Some tales aren't what we thought they'd be
Summer nights are perfect for reading classics out loud.
I recently chose The Secret Garden as our ongoing bedtime story. It had been sitting on Katie's shelf for four years, always passed over for picture books or other chapter books.
Cooper, Katie and I settled in on the sofa, and I started reading Frances Hodgson Burnett's words for the first time. And Katie began to cry.
Little Mary Lennox becomes an orphan early in the story; both of her negligent parents fall victim to cholera, and sour Mary is left all alone.
As Katie cried and pleaded with me to stop reading ("This isn't what I thought it would be!"), I felt inadequate on two fronts.
One: How could I not have read this century-old classic before? What other important works of literature am I missing?
Two: What kind of mother am I to not screen the basic plot before reading to my two children, who lost their father to cancer less than a year ago?
I assumed that there must be a redeeming moment for orphaned Mary, so we kept reading, this time with my right arm wrapped tightly around a sniffling Katie.
We're more than halfway through the novel now, and Mary's life is turning around. Katie hasn't cried since that first night.
Summer nights are also perfect for watching a movie under the stars.
Last Friday night, Cooper, Katie and I joined other Frisco folks on the lawn in front of City Hall to watch The NeverEnding Story.
We claimed our patch of grass with a blanket and settled in for the 1984 film. And Katie began to cry.
First we learn that young Bastian's mom has recently died. His dad scolds him for not doing better in school. Then Bastian is pulled into a fantastical story in which the horse Artax drowns in the Swamps of Sadness.
"This isn't what I thought it would be!" Katie cried again. I snuggled her tight, smoothed her hair and apologized. My feelings of inadequacy returned.
One: How could I not remember the basic premise of a movie I watched dozens of times (albeit not once in the past two decades)?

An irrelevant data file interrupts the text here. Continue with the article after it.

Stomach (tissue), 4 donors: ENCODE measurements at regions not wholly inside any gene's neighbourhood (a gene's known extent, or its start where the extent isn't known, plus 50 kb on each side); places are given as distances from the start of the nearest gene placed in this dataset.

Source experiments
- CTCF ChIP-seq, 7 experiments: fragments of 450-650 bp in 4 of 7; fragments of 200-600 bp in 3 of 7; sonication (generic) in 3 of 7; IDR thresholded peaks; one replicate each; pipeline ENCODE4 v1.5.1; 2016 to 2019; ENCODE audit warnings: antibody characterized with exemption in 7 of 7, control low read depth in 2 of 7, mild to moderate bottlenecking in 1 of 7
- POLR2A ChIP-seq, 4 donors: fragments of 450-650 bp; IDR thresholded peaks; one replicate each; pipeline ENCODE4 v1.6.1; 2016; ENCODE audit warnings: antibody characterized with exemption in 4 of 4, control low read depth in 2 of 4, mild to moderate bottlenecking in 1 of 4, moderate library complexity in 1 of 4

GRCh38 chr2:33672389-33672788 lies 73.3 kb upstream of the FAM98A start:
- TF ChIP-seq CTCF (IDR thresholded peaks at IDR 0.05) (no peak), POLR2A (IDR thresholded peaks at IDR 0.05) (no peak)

Two: What kind of mother am I to not do some cursory research before subjecting my children to fictional sadness not too far removed from their own?
I texted my sister to report the fiasco, and she wrote back that the movie gets better. So we stayed, and Katie was eventually won over by the flying luck dragon and the hopeful ending.
Summer Saturdays are perfect for a newly released G-rated movie.
Last Saturday, the three of us settled into comfy theater chairs to watch one of my favorite childhood series come to life on the big screen.
Ramona and Beezus would no doubt be a safe choice. I knew that both parents stayed healthy and alive. I never cried once while reading Beverly Cleary's books about the Quimby family.
Yet I cried during the movie (and held Katie's hand to make me feel better). Why? Because both parents stayed healthy and alive.
Dad comes home from work to enjoy dinner with his family. After he loses his job, he spends time coloring and playing with Ramona. When Aunt Bea gets married, he dances with his daughters.
Katie cries when fictional characters experience the pain she's felt. I cry when fictional characters experience the life I wish we still had.
I'm slowly realizing that I can't shelter my children from literature and news stories and movies in which parents die. (For one, we'd have to eliminate almost every single Disney film.) I'm also realizing that I can't shelter myself from unknown grief triggers.
And I'm reminded every day that the three of us are fortunate to have one another and to be able to grieve together – and hold each other when we're heavy-hearted.
Tyra Damm is a Briefing columnist. E-mail her at email@example.com.